Solanum capsicoides (PROSEA)

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Plant Resources of South-East Asia
Introduction
List of species


Solanum capsicoides All.


Protologue: Auct. synop. meth. stirp. hort. reg. Taurensis: 12 (1773).

Synonyms

Solanum ciliatum Lamk (1794), Solanum ciliare Willd. (1809), Solanum aculeatissimum auct. non Jacq.

Vernacular names

  • Indonesia: terong kori, terong tenang (Sundanese)
  • Malaysia: terong asam hutan, terong perat, terong puyoh (Peninsular)
  • Thailand: khuea hin (peninsular), ma khuea kham (northern), ma khuea khuen (Chiang Mai).

Distribution

Originally from coastal Brazil, but now commonly naturalized in western Africa, the Caribbean, Central America, Mexico, Florida, Hawaii, the Ryukyu Islands, Taiwan, China, India, Sri Lanka and in South-East Asia in Thailand, Peninsular Malaysia, Sumatra and Java; to be expected elsewhere.

Uses

The fruits, charred and pounded in oil, are used to treat skin complaints. In Peninsular Malaysia, the pounded roots have been applied to the gums against toothache. The smoke of dried, pounded and burned seeds has been inhaled to cure an ulcerated nose. The fruits are edible when roasted or cooked in curry. S. capsicoides is sometimes cultivated as an ornamental for its decorative fruits.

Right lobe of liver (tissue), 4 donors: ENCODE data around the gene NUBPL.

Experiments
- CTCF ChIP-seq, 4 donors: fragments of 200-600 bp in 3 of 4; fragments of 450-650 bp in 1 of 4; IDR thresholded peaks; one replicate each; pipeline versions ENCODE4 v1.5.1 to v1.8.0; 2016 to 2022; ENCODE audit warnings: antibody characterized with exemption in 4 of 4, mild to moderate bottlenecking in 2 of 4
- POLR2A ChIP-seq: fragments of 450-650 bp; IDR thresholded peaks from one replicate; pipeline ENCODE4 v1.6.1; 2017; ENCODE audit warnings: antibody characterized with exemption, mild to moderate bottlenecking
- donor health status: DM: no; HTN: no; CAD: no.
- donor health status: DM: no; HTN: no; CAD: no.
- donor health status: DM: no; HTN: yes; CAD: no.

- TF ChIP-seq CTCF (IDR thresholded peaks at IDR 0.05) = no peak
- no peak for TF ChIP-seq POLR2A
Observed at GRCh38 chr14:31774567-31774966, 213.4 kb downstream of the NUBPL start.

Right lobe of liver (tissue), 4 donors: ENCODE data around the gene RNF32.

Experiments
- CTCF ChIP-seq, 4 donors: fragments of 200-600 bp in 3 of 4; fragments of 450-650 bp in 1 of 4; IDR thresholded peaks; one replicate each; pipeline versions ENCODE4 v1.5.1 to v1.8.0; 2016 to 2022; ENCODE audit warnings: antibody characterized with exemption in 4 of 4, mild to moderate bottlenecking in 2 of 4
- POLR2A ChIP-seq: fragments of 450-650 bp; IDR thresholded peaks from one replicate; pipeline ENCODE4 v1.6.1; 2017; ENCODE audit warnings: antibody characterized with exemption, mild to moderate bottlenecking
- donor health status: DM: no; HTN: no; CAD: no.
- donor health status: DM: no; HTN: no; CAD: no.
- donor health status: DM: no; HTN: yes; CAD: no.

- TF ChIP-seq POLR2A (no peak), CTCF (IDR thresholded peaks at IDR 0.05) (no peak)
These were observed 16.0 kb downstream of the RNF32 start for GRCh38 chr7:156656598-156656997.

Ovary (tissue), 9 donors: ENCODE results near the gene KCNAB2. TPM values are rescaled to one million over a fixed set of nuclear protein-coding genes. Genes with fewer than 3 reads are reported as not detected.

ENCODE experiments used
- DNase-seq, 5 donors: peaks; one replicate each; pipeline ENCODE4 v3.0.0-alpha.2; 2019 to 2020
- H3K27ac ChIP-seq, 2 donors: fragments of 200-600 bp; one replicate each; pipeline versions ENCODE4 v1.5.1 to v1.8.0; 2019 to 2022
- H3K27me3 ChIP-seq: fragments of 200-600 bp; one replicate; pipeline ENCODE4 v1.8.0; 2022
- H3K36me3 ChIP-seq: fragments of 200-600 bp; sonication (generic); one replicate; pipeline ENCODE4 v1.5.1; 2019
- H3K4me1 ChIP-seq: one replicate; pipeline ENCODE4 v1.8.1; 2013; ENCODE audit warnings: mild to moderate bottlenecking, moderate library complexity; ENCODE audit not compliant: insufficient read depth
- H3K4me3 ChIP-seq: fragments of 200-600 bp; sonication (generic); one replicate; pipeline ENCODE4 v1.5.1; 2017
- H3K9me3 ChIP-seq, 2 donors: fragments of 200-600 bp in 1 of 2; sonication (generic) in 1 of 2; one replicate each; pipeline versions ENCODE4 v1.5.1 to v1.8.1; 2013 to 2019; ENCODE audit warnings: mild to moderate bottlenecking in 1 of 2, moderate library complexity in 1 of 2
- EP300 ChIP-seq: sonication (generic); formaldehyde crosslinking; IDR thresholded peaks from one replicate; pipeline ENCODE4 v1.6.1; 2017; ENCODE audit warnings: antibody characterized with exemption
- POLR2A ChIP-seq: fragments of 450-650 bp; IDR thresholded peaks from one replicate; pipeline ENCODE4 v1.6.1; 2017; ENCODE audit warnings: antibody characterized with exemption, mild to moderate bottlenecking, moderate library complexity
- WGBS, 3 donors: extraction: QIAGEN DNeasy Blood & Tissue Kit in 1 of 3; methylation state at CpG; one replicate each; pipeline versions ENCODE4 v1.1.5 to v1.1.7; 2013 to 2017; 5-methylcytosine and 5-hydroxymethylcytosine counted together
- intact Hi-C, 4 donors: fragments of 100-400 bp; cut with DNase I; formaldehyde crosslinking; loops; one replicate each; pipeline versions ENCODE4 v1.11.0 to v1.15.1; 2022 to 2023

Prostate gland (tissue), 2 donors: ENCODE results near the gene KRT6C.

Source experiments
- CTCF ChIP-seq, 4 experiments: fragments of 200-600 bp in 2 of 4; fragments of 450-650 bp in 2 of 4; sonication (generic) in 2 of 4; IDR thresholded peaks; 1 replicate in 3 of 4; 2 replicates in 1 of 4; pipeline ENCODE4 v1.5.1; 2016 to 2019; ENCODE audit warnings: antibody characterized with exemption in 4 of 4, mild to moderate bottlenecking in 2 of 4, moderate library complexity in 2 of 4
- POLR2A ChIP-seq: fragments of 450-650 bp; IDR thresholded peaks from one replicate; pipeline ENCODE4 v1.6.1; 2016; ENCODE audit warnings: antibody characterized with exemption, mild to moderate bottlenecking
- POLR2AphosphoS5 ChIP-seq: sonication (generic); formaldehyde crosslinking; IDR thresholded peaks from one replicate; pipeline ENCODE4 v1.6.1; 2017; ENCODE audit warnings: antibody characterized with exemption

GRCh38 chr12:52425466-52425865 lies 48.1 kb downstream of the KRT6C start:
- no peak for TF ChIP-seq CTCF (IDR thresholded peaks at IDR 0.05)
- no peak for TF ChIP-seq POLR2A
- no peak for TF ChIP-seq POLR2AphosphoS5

Observations

A perennial, slightly woody, prickly herb up to 100 cm tall, stem and leaves glabrous or sparsely pilose with simple hairs; leaves broadly ovate to ovate-cordate, pinnately 5-7-lobed, 4.5-18 cm × 4-12 cm, cordate at base, apex acute; inflorescence extra-axillary, racemose, 1-7-flowered, on a short peduncle; calyx campanulate, 4-5 mm long, shortly glandular hairy, corolla rotate, about 3 cm in diameter, white, lobes lanceolate, anthers narrowed towards the apex, about 6 mm long, with apical pores; fruit solitary or sometimes 2-3 together, globose to depressed globose, 2.5-3 cm in diameter, glabrous, orange-red when mature, calyx slightly enlarged; seeds strongly flattened, winged all around, 4-6 mm in diameter. S. capsicoides is a common weed of slightly shaded places, along hedges, sugar-cane fields and roadsides up to 1500 m altitude.

Selected sources

97, 202, 287, 320, 580, 873, 1016, 1017, 1380, 1652.

Authors

M.M. Blomqvist & Nguyen Tien Ban